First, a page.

In the last century, Ukraine was the bread basket of the Soviet Union. In the 21st century, it will become the bread basket for China.
The Xinjiang Production and Construction Corps, known in Chinese as the Bingtuan, has signed an agreement with KSG Agro, a private firm, to develop jointly three million hectares of high-quality land in the eastern Dnipropetrovsk region in Ukraine, to grow crops and raise pigs.
This is a Pharaonic project in many senses. The area is equivalent to the land area of Belgium, Armenia or Massachusetts and represents nine per cent of Ukraine’s arable land. It is China’s largest overseas land deal, dwarfing those it has signed in Africa, Latin America and Australia.
It also has profound strategic significance for Ukraine, which is due to sign an Association Agreement (AA) with the European Union this November, a milestone to a closer economic and political union with the EU.
Russia bitterly opposes the AA and instead wants Ukraine to join a customs union with Belarus, Kazakhstan and Russia. It has warned that signing the AA could lead to economic default, a decline in living standards and political and social unrest. It sees the agreement as the loss of the richest territory under Russian and Soviet control from 1795 to 1991.
So Ukraine must diversify its export markets and prepare for possible sanctions by Russia. China is one of the few countries in the world with the demand, capital and technology to buy large amounts of farm goods and improve the productivity of Ukrainian land. In 2011, the country was the world’s third largest grain exporter.
On a visit to Beijing in late September, Agriculture Minister Nikolai Prisyazhnyuk said China could become a strategic market for Ukranian cereals, meat, sunflower oil and sugar. After Kiev signs the AA, Russia has threatened to raise customs duties on Ukrainian food; the agreement will also open the domestic market to subsidized food imports from the EU, forcing local farmers to become more efficient.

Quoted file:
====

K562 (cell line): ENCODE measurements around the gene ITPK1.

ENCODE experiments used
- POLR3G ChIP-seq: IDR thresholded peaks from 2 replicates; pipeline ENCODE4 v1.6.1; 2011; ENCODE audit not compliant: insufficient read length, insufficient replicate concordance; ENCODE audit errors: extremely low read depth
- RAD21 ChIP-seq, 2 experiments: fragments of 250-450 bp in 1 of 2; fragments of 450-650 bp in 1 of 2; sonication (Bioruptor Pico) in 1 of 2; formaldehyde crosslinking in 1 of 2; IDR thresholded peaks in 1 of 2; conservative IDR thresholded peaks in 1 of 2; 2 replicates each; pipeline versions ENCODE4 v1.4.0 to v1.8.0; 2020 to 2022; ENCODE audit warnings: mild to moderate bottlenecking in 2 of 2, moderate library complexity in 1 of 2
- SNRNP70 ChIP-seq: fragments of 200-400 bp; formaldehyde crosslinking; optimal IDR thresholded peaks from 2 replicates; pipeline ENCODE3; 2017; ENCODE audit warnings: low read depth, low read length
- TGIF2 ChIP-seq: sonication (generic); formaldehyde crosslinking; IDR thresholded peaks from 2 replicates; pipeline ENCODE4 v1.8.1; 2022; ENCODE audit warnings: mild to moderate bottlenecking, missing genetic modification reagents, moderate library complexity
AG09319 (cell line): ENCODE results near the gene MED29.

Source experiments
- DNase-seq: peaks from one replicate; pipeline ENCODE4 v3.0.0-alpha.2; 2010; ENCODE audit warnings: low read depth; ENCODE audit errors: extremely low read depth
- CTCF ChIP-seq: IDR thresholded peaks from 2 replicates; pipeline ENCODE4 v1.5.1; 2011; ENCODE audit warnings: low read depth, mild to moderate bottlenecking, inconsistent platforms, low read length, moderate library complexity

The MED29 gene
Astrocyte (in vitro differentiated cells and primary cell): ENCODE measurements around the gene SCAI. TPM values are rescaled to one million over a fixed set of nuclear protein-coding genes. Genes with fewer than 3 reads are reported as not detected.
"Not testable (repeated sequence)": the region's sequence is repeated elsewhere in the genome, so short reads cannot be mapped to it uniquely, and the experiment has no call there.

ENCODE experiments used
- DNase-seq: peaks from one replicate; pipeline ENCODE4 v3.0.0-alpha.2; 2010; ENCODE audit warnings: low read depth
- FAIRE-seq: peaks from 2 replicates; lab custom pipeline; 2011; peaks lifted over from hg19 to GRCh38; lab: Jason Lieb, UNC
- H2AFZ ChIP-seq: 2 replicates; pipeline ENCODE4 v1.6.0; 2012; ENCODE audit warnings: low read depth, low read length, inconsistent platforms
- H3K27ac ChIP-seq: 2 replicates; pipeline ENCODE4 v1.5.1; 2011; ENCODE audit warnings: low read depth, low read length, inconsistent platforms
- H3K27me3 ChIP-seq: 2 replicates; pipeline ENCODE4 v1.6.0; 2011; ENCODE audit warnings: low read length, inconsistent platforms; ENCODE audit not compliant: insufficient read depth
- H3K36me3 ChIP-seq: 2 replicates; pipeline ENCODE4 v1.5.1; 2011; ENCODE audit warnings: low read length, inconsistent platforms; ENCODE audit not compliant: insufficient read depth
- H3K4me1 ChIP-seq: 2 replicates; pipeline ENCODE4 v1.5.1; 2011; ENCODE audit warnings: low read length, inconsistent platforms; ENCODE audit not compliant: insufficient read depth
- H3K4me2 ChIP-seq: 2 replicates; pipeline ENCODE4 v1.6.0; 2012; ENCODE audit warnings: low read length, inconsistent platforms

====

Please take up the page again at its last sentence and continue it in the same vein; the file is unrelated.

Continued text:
The agreement includes a loan of US$3 billion from the China Import Export Bank to Ukraine for agricultural development. In exchange for the food it exports, the Ukraine will receive seeds, equipment and fertilizer factories, as well as US$100 million worth of fertilizer a year. The media in Kiev put the value of the agreement at more than US$2.6 billion.
Sergie Kasyanov, owner of KSG, said the agreement will begin with setting up drip irrigation on one million hectares of farmland that his company leases from the state. Later on, Chinese irrigation technologies will be used on a further two million hectares.
The 2012 annual report of KSG says that Ukraine has more arable land than any other European country, with 32.4 million hectares, or 11.7 percent of the continent’s total. The country accounts for one third of the world’s black soil and has an average humus level of 40-60 cm, compared to a European average of 5-30 cm. The eastern Dnipropetrovsk region is in the southeast of Ukraine, close to Black Sea port, to export its goods.
“Decades of poor management and under-investment have resulted in crop yields far below the country’s potential,” the KSG report said. It said that the country could produce 100 million tons of grain a year, more than 2.5 times its current level.
This is exactly what China is looking for. Its imports are rising as the demand for grain-based products is soaring and its own arable land is shrinking. The official China National Grain and Oils Information Center has forecast wheat imports of 7.5 million tons in 2013/2014, the highest for 10 years.
The fact that the Chinese partner in this project is the Bingtuan is rich in historical irony. It was set up by Mao Tse-tung in the 1950s, on the model of the soldier-settlers of Israel who built and defended the kibbutzim. Mao gave them the mission of cultivating the desert, preventing the creation of a Uighur state and defending the border against Soviet attack.
After the Sino-Soviet split in 1960, the Bingtuan were given responsibility for large areas of the border where they built giant state farms that rely on intensive irrigation and deterred a Soviet attack.
Since then, it has grown to 2.6 million members controlling 74,000 square kilometers, including five cities. It produces 40 percent of Xinjiang’s cotton, one third of its oilseeds, nearly half of its sugar beet and has become one of the world’s biggest producers of tomato paste, with annual sales of four billion yuan, mostly for export. It operates 1,500 companies of which 11 are listed on different stock markets.
Thanks to this, it has the capital, manpower and expertise to operate such a large project as the one in Ukraine. After playing a critical role in the Han Chinese colonization of Xinjiang, it will now have a mission of equal importance — preserving the nation’s food security in the 21st century.
Mark O’Neill, a Hong Kong-based journalist and author, writes on Greater China. He has worked as a correspondent for the South China Morning Post in Beijing and Shanghai.